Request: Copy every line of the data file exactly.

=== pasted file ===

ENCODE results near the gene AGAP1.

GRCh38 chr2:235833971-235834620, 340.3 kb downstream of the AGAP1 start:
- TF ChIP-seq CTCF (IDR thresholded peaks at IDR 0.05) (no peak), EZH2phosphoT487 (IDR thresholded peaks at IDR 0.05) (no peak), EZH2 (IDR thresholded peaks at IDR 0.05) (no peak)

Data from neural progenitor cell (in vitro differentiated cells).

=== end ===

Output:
ENCODE results near the gene AGAP1.

GRCh38 chr2:235833971-235834620, 340.3 kb downstream of the AGAP1 start:
- TF ChIP-seq CTCF (IDR thresholded peaks at IDR 0.05) (no peak), EZH2phosphoT487 (IDR thresholded peaks at IDR 0.05) (no peak), EZH2 (IDR thresholded peaks at IDR 0.05) (no peak)

Data from neural progenitor cell (in vitro differentiated cells).